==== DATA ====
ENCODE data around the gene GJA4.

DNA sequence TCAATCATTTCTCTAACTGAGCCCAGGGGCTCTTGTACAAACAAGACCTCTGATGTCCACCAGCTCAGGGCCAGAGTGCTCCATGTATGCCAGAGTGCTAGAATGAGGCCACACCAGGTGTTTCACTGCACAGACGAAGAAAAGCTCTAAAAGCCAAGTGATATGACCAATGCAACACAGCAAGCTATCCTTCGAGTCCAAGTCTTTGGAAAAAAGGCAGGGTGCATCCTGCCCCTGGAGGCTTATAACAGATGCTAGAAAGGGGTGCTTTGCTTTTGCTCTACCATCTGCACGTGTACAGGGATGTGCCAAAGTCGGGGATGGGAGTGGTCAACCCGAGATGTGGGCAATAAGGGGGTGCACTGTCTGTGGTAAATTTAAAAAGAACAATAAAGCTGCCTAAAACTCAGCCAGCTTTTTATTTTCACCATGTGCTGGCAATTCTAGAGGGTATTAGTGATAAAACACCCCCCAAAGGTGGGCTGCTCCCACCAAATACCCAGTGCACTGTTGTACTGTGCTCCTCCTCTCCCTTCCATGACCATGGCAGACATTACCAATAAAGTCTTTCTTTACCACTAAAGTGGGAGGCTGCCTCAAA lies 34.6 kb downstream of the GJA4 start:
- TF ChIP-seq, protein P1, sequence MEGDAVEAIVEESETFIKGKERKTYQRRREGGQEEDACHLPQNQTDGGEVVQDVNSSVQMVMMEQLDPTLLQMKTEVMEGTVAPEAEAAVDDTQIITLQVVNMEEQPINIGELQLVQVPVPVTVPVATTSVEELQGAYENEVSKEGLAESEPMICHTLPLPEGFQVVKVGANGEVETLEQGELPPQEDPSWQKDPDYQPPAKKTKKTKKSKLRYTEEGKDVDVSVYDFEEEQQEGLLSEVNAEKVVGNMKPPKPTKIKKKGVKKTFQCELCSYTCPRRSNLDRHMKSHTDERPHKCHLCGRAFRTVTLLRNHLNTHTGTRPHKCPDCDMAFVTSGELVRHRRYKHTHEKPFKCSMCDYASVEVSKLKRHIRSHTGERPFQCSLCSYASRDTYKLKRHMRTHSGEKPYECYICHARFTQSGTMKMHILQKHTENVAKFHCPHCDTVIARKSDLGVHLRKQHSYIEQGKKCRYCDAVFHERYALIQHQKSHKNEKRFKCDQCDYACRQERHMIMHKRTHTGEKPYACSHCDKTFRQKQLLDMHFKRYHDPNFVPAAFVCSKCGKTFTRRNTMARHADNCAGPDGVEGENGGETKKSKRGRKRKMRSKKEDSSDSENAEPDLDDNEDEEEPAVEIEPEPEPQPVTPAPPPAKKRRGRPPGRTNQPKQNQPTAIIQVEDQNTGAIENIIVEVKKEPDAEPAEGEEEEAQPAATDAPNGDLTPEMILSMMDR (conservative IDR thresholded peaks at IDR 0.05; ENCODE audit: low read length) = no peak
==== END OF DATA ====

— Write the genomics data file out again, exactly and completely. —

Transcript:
ENCODE data around the gene GJA4.

DNA sequence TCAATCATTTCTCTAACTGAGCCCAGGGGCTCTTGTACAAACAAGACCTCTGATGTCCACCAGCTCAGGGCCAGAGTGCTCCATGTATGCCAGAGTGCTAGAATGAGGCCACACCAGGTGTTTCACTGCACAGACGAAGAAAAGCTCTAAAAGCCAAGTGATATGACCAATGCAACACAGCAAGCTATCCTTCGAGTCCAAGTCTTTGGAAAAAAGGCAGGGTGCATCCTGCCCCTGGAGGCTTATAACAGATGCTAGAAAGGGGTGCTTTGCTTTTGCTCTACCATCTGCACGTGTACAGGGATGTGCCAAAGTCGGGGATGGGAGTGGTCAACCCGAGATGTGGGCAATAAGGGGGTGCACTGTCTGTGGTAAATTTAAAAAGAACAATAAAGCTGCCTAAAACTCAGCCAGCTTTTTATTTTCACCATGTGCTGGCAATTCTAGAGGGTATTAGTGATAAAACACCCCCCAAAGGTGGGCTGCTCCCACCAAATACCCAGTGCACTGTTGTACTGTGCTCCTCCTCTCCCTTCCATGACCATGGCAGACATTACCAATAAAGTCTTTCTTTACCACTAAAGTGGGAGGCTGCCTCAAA lies 34.6 kb downstream of the GJA4 start:
- TF ChIP-seq, protein P1, sequence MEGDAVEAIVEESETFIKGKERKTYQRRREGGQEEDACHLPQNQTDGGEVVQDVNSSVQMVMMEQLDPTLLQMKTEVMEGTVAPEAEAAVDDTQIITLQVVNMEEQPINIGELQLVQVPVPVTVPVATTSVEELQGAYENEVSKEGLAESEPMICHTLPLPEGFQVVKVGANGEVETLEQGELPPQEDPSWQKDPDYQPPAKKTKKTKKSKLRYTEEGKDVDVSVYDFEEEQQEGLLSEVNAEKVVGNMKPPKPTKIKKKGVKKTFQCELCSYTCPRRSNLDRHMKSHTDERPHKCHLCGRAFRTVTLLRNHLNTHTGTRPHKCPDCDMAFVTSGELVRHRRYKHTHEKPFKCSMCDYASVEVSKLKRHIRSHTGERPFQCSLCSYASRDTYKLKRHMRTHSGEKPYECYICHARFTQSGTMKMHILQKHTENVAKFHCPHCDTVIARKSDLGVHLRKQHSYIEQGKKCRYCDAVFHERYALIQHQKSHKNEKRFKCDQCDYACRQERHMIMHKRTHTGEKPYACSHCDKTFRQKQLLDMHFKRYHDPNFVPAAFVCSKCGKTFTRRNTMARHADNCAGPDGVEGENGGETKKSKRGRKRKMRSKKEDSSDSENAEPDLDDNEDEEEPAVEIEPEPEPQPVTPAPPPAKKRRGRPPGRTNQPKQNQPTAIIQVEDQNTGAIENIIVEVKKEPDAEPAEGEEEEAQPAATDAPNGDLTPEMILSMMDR (conservative IDR thresholded peaks at IDR 0.05; ENCODE audit: low read length) = no peak